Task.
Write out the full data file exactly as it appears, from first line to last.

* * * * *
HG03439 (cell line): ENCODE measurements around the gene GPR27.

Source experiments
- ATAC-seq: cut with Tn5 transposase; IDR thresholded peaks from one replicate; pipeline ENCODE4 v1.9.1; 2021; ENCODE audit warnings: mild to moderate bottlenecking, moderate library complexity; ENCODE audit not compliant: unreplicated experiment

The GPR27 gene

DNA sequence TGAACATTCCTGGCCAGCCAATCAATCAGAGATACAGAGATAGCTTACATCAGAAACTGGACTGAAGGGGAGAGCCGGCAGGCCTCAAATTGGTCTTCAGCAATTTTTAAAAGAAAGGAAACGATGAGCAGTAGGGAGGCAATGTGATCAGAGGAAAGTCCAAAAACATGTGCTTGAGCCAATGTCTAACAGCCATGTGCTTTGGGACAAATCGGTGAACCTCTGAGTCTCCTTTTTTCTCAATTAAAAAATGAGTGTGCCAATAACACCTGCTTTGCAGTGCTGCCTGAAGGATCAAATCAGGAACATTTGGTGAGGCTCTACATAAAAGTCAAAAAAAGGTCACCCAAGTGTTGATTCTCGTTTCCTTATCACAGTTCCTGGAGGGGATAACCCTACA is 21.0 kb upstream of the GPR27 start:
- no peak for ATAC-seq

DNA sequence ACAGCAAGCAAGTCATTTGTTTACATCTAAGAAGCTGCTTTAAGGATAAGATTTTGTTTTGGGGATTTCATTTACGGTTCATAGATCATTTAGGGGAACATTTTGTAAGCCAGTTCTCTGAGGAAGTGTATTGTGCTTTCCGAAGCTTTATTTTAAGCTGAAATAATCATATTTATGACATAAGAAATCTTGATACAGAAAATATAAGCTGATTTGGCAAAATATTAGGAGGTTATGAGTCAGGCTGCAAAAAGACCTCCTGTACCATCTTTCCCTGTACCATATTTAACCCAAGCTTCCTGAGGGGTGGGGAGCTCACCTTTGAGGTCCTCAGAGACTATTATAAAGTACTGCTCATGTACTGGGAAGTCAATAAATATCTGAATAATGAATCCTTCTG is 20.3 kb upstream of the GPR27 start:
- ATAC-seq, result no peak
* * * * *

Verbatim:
HG03439 (cell line): ENCODE measurements around the gene GPR27.

Source experiments
- ATAC-seq: cut with Tn5 transposase; IDR thresholded peaks from one replicate; pipeline ENCODE4 v1.9.1; 2021; ENCODE audit warnings: mild to moderate bottlenecking, moderate library complexity; ENCODE audit not compliant: unreplicated experiment

The GPR27 gene

DNA sequence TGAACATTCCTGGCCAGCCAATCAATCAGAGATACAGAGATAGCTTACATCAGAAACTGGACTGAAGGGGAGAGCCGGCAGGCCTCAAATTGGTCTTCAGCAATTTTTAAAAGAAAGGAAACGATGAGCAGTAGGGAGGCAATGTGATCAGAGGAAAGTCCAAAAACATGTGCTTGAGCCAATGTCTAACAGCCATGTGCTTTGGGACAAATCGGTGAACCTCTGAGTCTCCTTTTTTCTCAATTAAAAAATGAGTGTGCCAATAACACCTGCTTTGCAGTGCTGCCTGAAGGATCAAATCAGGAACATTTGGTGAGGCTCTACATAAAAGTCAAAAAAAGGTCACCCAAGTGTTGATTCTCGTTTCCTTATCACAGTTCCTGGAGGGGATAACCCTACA is 21.0 kb upstream of the GPR27 start:
- no peak for ATAC-seq

DNA sequence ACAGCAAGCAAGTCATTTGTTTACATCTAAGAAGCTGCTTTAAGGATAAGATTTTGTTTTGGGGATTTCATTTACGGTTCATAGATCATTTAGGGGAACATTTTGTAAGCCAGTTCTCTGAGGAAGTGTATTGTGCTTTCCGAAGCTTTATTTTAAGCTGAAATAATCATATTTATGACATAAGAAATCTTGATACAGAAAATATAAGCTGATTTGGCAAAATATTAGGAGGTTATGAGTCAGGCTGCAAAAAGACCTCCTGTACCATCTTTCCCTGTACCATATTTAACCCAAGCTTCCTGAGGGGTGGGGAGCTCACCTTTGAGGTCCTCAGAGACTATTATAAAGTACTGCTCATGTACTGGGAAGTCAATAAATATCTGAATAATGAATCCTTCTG is 20.3 kb upstream of the GPR27 start:
- ATAC-seq, result no peak